The Courier News from Blytheville, Arkansas on August 19, 1966 · Page 5
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The Courier News from Blytheville, Arkansas · Page 5

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Blytheville, Arkansas
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Friday, August 19, 1966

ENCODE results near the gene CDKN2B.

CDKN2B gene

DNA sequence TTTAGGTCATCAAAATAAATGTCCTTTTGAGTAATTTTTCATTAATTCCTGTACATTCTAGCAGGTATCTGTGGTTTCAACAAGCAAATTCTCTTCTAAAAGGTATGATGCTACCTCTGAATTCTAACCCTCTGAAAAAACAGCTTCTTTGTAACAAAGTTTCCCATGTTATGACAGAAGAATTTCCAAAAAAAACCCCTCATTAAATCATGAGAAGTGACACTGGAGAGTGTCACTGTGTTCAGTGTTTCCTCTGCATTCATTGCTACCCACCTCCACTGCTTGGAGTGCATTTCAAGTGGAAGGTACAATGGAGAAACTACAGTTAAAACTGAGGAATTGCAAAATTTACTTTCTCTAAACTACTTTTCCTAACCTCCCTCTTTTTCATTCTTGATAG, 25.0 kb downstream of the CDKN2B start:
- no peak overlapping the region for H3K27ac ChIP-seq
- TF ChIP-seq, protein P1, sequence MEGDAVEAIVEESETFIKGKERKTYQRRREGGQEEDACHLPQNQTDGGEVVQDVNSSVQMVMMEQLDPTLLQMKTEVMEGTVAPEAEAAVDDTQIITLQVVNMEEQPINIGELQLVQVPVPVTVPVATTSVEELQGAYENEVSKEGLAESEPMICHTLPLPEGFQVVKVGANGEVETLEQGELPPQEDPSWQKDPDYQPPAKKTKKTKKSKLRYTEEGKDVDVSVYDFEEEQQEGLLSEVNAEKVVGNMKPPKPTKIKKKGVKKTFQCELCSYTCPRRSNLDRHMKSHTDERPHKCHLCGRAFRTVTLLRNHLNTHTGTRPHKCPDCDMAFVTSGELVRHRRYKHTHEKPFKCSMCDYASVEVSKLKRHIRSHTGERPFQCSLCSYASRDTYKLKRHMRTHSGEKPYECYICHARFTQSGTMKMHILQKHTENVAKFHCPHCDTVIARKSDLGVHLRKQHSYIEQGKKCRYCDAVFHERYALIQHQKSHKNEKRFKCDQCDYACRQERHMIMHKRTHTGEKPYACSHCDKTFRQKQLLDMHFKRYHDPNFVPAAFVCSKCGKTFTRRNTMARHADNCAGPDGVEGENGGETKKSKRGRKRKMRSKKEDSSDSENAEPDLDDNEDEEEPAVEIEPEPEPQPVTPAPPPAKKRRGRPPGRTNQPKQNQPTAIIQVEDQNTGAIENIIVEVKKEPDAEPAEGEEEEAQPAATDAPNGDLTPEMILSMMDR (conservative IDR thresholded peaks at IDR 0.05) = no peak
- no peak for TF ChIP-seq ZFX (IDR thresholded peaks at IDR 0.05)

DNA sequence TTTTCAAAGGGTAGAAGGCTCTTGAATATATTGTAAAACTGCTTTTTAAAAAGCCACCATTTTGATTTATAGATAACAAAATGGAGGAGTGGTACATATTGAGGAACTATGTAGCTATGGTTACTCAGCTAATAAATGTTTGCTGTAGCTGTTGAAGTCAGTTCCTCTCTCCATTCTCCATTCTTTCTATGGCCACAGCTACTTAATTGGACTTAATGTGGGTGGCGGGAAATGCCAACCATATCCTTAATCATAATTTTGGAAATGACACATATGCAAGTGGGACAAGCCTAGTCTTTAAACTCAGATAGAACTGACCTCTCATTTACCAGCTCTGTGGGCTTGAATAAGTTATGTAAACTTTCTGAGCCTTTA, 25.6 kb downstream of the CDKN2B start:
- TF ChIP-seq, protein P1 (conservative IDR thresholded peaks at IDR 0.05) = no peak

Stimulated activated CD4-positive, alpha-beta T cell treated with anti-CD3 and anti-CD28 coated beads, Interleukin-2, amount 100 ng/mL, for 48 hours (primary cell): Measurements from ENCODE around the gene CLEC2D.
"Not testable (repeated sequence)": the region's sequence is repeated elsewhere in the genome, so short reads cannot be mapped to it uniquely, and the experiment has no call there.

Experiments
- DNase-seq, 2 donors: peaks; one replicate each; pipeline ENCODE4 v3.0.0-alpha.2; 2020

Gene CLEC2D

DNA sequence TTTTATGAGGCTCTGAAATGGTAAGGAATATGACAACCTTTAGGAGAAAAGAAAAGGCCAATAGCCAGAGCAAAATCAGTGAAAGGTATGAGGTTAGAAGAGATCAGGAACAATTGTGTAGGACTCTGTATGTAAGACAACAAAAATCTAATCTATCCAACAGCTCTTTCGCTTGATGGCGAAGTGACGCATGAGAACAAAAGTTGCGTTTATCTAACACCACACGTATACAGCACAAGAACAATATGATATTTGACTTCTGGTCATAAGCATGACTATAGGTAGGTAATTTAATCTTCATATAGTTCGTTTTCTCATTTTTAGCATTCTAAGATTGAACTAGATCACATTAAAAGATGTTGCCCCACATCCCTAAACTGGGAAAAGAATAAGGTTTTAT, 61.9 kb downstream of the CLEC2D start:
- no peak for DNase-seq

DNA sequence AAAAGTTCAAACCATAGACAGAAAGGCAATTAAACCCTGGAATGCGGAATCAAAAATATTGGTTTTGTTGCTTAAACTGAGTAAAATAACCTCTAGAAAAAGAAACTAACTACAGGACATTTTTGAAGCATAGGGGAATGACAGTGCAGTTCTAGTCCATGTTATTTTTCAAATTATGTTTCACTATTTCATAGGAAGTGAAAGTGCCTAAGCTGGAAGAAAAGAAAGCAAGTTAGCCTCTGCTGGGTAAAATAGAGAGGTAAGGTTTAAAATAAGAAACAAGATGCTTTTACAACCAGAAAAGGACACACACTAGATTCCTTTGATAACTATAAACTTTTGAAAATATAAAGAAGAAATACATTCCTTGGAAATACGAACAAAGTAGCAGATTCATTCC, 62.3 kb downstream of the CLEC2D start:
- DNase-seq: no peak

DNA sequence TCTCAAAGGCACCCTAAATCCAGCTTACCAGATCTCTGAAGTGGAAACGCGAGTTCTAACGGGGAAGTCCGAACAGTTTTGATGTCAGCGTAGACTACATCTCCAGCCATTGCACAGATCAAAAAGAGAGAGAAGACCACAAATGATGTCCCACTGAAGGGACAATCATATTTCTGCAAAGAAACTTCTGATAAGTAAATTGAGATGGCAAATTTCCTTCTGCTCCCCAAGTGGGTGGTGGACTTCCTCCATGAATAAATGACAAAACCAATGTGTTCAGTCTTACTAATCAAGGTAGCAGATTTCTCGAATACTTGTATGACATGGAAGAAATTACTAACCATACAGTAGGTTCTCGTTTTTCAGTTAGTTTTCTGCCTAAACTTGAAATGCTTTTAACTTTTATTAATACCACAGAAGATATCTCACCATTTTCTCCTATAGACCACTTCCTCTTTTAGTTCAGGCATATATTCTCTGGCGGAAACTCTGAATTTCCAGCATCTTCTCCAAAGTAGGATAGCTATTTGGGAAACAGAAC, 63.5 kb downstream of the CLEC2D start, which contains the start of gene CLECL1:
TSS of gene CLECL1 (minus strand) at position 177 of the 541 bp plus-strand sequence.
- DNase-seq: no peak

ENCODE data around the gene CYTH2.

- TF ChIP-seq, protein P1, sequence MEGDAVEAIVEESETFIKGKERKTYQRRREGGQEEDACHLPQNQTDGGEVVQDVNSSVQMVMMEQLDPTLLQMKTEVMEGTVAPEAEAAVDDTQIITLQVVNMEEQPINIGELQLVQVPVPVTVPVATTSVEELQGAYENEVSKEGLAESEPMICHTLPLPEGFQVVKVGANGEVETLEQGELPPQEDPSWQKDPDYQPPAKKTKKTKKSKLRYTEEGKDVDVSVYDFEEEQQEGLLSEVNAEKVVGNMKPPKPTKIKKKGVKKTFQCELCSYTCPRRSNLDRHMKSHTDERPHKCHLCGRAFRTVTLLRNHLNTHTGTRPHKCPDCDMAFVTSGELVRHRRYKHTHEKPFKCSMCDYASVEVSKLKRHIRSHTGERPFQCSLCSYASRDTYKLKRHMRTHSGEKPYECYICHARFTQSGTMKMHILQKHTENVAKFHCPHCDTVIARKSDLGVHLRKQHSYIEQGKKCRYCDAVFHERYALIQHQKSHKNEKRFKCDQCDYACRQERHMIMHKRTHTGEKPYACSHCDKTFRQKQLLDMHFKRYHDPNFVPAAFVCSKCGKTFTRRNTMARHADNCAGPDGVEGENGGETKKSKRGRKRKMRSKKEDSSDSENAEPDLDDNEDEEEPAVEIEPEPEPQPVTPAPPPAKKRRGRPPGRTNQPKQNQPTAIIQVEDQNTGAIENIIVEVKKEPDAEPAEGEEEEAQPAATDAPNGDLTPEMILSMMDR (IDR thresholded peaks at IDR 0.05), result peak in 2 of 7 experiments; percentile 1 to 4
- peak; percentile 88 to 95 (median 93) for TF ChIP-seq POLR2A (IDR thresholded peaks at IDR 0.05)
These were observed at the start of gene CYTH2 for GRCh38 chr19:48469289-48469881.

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(Art.) (Mate Kent - Itttojr, AU|Wt tt, INI - Fifi MB TAPLh rOOD PRICl.S 20 -r BUTTER (IW EGGS MM) BREAD OW MILK 0* .Congress, the Agriculture Department and the Federal Trade Commission or* inveitiga* ting price jumps in four bosk food commodities, la som« cases, the higher costs to con* sumers have been double or more moderate rises in prices received by farmers. U.S. Bureau of Labor Statistics figures show the changes m market prices of butter, eggs,, bread and milk from June, 1965, to June this year compared with price levels in 1958. Be ClbsM Associate County Agent The objective of the "Cotton Research and.Promotion Act" to provide means of trying to Increase the demand for cotton. The declared purpose of the ct Is to authorize establishment of a procedure for de- 'eloping, financing and carrying ut research and promotion to trengthen cotton's competitive losition and expand markets, 'he program would be financed hrough assessments on all colon harvested in the U. S., ex- :luding extra - long staple cot- on. This would include all cotton produced in Arkansas. $1 Check-Off Meets On Tap A proposal to establish a new I program, of cotton research and research and promotion order for. upland cotton will be considered at a public hearing to be h|ld in 4 different locations beginning Aug. 22. the U. S. De- pirtment of Agriculture announced this week. Establishment of such an order was authorized by Congress this year in the Cotton Research and Promotion Act. The legislation is designed to enable cotton producers to engage in a comprehensive self- help, voluntary program to ex- ^nd markets for cotton. 'Officials of USDA's Consumer and Marketing Service said a proposal was submitted and a hearing requested by the National Cotton Council. Times and places for the hearing are scheduled as follows: Monday, Aug. 22, 9 a.m., Mem phis, Tenn., Sheraton-Peabody Hotel, 149 Union Ave.) Aug. 25, 9 a.m.. Dallas, Texas. Hotel Adolphu, 1321 Commerce St. Aug. 29, 9 a.m., Phoenix, Ariz., Westward Ho Hotel, 618 ^"Central Ave. Sept. 1, 9 a.m., Atlanta, Ga.. House Chamber of the S t a t e Capitol. The proposal provides for t promotion, to be administered by a Cotton Board composed of cotton producers nominated by cotton producing organizations and selected by the Secretary of Agriculture. - • The program would be financed through assessments of $1 per bale from upland cotton producers, to be collected by cotton handlers designated by the Cotton Board. Collections from any producer who did not wish to contribute would be refunded upon written applica- at the beginning of the ginning season for the 1967 crop. Contracts for reasearch and promotion projects would be made by the Cotton Board with a representative organization of cotton producers after approval by the Secretary of Agriculture All interested persons are in vited to testify at the public hearing. After study and analysis of the evidence presented at the hearing, USDA will issue a recommended decision on the proposal. Time will be allowed for any interested person to submit comments or exceptions on the recommended decision. Thereafter a final decision will be issued and if it is concluded that an order should be ssued, USDA will then announce a referendum among cotton producers. To become effective, the order would then require approval by two-thirds of the producers voting in the referendum, or by a majority of producers voting if that ma jority accounted for two-thirds of the cotton represented in the referendum. Single copies of the notice of hearing may be Obtained from offices of the Cotton Division's Consumer and Marketing Service, U.S. Department of Agriculture, W a s h i n g t o n, D. C. 20250, or at the following offices. Atlanta — 1922 Piedmont Circle. N.E. (Box 13956), Atlanta. Ga., 30324. Memphis — 4841 Summer Ave (Box 17723, Memphis, . Tenn 38117.) Dallas — Merchandise Mart Building, 50 S. Ervay St., Dal las, Texas, 75201. Phoenix — 230 . First Ave. Phoenix, Ariz., 85025. Copies may also be obtainec from any cotton classing office of the Cotton Division. Copies of the notice are also available for inpections at Coun ty Extension Agent .and County ASCS offices in cotton produc ing areas. Insects Acting Up Down On The Farm. Jim Wallace Assistant County Agent Insect activity in the county Is 'definitely increasing. Last week bollworm damage was counted on 89 of the 134 fields scouted by our three insect scouts. There was a jump in the number of worms found. Most of the worms were small, which could indicate bigger problems in the future. The number of moths caught in the light trap at Manila doubled the first of this weak, and the peak isn't here yet. It's expected next week. This rainy, cool weather has slowed down beneficial activity tremendously. Ants, which are so important oh bollworm eggs, have ceased to be of any im portance. And our cotton Is later, more succulent than usual, much more inviting to bollworm outbreaks. You should be especially careful to scout your fields properly the next two or three weeks. While scouting you will probably see small squares literally cov- tinie of the year especially wes of the lake. This might bi something to watch. If you have I to. poison for plantbugs, use Dylox. It's supposedly less toxic to beneficial insects. And to gel completely rid of them now would really be asking for trou- blfe later on. ering the ground. This is not] to be confused with insect damage. It is our unusual weather conditions that is causing these squares to fall, and we can't do anything about that. Other insects were present only in small numbers this past week. The only concern was with a field in the Buckeye Area which had a large population of plant bugs, 50 per 100 terminals. Very unusual this BOOKS BEFORE 1641 DALLAS (AP) — All books printed in English before the year 1641 now are available on microfilm at Southern Methodist University. The collection contains about 26,500 editions on 1,061 reels Of film. The university now will begin receiving books printed from 1641 to 1700 as part of a microfilm service. , . • • . Cotton Research Act: Background ... ' ' ' • t •• • •: I.-,':'* -<i-v; i _..•-...._.- *Vft^ This would In don* through the issuance of ordiri applicable to perwiu engaged In harvesting, marketing, ginning, or other handling of cotton. . « * * The legislation provide* a mechanism through which cotton farmeri can decide, in a referendum, whether to start the new program. The expanded program of cot ton research and promotion would be financed by grower assessments of $1 per bale, to be collect* by cotton handlers, but with a provision for refunds to growers who demand them. No order by the Secretary of Agriculture will be effective un- less approved In one of the following manners: (1) a favorable vote by at least two-thirds of the producers voting; or (2) • majority of those provided they account for at least two-thirds of the total cotton production represented by those voting in the referendum. Advocates of the program say it is urgently needed as means of improving the competitive position of cotton. Others insist that government price policy and not a lack of research and promotion are mainly responsible for the loss of cotton markets to man-made fibers. On one point most cotton growers are agreed: That a larger mar- ket for the fiber Is needed to avoid still larger acreage reductions. The government acted to reduce UM acreage, which is estimated to be about one-fourth less than the acreage planted In 1965. Cotton farmers, In an effort to hold down costs and maintain profits, have been using the results of research — science and technology — to increase their productivity. One result is that yields per harv«*ted acre, on a belt-wide basis, have risen from 269 pounds of lint in 1951 to S2S pounds in 1965. Yields in North Mississippi county in the same period have increased from 878 pounds to KB pounds per acre. But In this same period, there has been little or no higher market to accommodate higher yields. Annual average s a lei were 12.6 million biles in 1951-31' through 1955-56 period. In the five - .year period, 1961-62 through 1965-66 sales of U. S. upland cotton averaged 13.0 million bales. The carryover of U.' S. cotton has risen to an all time high, about 16.6 million bales and 2 million above the previous record in 1956. The big questions for farmeri. are: (1) How much can the usa of cotton be increased? and (2) By what methods? FARM NEWS Review and Forecast On Missco Farms By Keith Bilbrey, County Agent I'm glad I wrote last week ibout the important factors in he growth of a cotton plant, and the unfavorable condition hat may make the plant' shed squares excessively. The long rain spell, plus continuous cloudy days in mid-Au- ;ust almost spells doom for a high cotton yield in 1966. Many of our cotton fields have >een shocked into as great a square and small boll shed as I have seen. Part of this shed s normal for this time of year, but not all of it. It's all over now. Look at your cotton. If it does not have a good crop of bolls and squares now, it will not have in 1966. It is now tod late for the slants to. produce new "forms" or "match head squares" and expect them to mature into open bolls of cotton. Oh sure, our cotton may bloom and set a multi-trillion bolls in September — for the frost, freeze and late insects to get. * * * Many farmers, and research people, have tagged cotton blooms in late August and early September to learn the 1 a s I blooms that make open cotton for fall harvest. It varies every year, depending on temperature, sunlight and the killing frost date. Blooms on September 1, this far North in the cotton belt, are about the last blooms you expect to produce open cotton. Blooms for a week or two at :er this critical time may produce bolls that freeze open er crack open during winter. These make what farmers call "boll- es." This is what farm labor used to "snap" in the spring. Remember 1945, and the spring of 1946? Many farmers were snapping cotton on one side of a field and planting a new crop on the other side, in April, 1946. Sollies are no longer profitable. The recommended wheat planting date is October 15 to November 15. Start making arrangements soon for your wheat seed. It may not be smart to wait until seeding tune. I think now that the area has enough seed, but I do not know it for sure. L. H. Simerl, Extension Agronomist, University of Illinois says, "The wheat surplus is gone." . He also says the corn surplus will disappear soon. Wheat is the third best crop for Mississippi County. I can give you about twenty reasons why this is so. Our staff will offer more help ful information on wheat production as we approach fall. TROUT IN MAIN STREET DURBAN, South Africa (AP) — Residents of Himeville, a Natal province village in the foot- alls of the Drakensberg range, Caught trout weighing up to half pound in their main street after a flash storm over the mountain. A deluge of three inches of •am in just over half .an hour brought the Umkomazana river down in flood. Water kneerdeep swept through the main street. When it began subsiding people waded in and caught the trout as they swam along foe road. How They Were Named During the 1700s, British ships began to carry crates of limes to ward off scurvy. Since that time, British sailors have been called ''limeys." Airplane Spraying »*»• ** 2-Woy Radio - Better Customer Service Gene Hood Flying Service - ixmieNCiD - llythevillc - Phone PO 3-3410, PO 3-4242 Manila — Phone 561-4532 Y\ HARVEST WORLD'S TOUGHEST CROP WITH 'BEST OF EVERYTHING' IH COMBINES Because 'an erofa qualify as ."the wbrld's.toughest" to .the farmer harvesting that particular crop, a combine that'll handle tny trap to maximum efficiency must have "tin best of everything I" UH combines do. Judge far yourself. • IH mfcuh* de*P ledge pUtfctm pmt euMttbar 4 to • tad** farther ahead e* fn> *oger than other een*inas, gives you superior reel control. • IH •xclu*iv« fin and win rucks are almost plug-free in any crop. You operate at faster gtound spM* and Bill save all the grain. . • IH*xclu*iv*fult-wUtli threshing u*a*eitfc»sep*ratar wkttv «««**«• otamr to***** {mod* 303, «a. SCO. To leim about mow "be*t of •verything" festures eome in te* w ^ch«<kX*bfc*^iu98*^rtW««'rtw><»* The Price It Right—th* Quality It Tnere EQUIPMENT CENTER, INC "Your Combine Headquarter*" Hwy. 61 South PO 3-6861 A HUGE RUBBER PILLOW at a Vietnamese air baae contains fuel for military aircraft The collapsible tanks were developed to solve the problem of storing fuel at often remote ontposts lacking permanent steel tanks. They can be moved, along with men and ether equipment, quickly and easily from one location to another. LOW INCOME JAIPUR, India (AP) - Satish C. Aggarwal, president of the state Jana Sangh political group says a survey has shown the average daily income of nearlj 65 per cent of the people in Rajasthan state is 20 paise (4 cents). PLEASE NOTICE To gtt to th« B.F. Goodrich Stora during Construction work on Broadway Street: Drive around street barricade at Post Office on North Broadway. We are open for business . . . Please excuse the inconvenience. B. F. GOODRICH STORE 330 N. Broadway Ph. PO 3-8776 You Could Peddle It Yourself. Or... You can p/aee an inexpensive ad lit Trie Courier News classified page* and reach approximately 34,000 reader* daily. It would taJce a lot of HORSlPQWfR to roacn that many pofen- lia' evrtomer*. Biiiiiiiiiiiiiiiiiiiiiiiiiiiiiiiinn^ Let The Classified Ads Work For You/ ^ BLYTHEVILIE COURIER